“I don’t think you can create a character from whole cloth, and then step in and have it expressed immediately,” Kucan says. “I think it takes an evolution, not just in the development process and getting a number of games under your belt to get the idea of the character’s trajectory, but also – and honestly, this is probably gonna sound like pandering – I think there’s value in looking at what the players are reacting to: seeing what’s most appealing for the fan base, what sort of character traits, moments, and attitudes are resonating, and playing into that.
“I will pander like nobody’s business, I will pander from the moment I get up in the morning, pander all day, and pander right up until the moment I go to bed. When you use the word ‘franchise’ I think you’re sort of accepting that you have a fan base that you are, not just reliant upon, but in debt to. I feel that debt pretty strongly, when people tell me what their reaction to the character was, or what their reaction to certain moments in the game was. A lot of people’s first experience with this game, and with Kane, and with videogames in general, happened very young. It was back in the day when all this stuff was coming up, and the median age for gamers was 17 to 19. Relatively young. It wasn’t until the aughts when the median age for gamers – because they were growing up and taking their joys with them – became, in the 20s and early 30s up into the 40s.”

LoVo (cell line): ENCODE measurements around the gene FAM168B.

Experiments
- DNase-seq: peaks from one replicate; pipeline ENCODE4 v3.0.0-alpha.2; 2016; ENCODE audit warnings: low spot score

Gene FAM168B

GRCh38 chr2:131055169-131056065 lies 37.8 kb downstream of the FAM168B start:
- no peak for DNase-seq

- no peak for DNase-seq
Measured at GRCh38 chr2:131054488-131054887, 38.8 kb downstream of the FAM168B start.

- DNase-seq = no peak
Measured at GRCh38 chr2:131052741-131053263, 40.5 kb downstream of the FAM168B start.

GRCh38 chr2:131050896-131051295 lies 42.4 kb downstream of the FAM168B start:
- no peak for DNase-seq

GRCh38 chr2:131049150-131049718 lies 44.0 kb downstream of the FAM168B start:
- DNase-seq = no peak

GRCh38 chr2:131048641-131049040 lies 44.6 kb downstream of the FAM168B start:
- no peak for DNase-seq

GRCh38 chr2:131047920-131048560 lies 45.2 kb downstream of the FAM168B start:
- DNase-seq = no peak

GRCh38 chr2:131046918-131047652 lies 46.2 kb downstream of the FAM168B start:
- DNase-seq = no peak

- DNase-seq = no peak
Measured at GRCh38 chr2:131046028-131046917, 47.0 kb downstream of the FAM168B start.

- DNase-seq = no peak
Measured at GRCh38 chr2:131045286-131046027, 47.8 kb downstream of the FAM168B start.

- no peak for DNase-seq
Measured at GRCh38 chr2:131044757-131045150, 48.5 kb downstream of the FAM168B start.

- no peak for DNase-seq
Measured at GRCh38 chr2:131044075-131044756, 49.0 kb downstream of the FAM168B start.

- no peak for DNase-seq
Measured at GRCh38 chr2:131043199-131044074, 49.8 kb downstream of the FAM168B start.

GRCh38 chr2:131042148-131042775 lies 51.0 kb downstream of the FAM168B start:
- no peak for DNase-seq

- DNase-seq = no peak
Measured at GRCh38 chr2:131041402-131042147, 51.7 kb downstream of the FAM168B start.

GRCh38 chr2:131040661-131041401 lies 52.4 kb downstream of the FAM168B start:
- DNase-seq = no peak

He calls it pandering, but it’s clear that this is important to Kucan, and rooted in a clear understanding of Kane’s relationship with videogame players as distinct from TV or film audiences. While he had “a lot of chats” about Kane’s backstory with Eydie Laramore, a designer at Westwood who built C&C’s fiction alongside Joseph Bostic and Brett Sperry, he confesses to struggling to take the role of Kane – “or anything much, really” – too seriously. (I bear witness to this when he suggests that his eternally youthful appearance throughout the series is because all of its cutscenes through to Tiberian Twilight were filmed in one go in the ’90s.)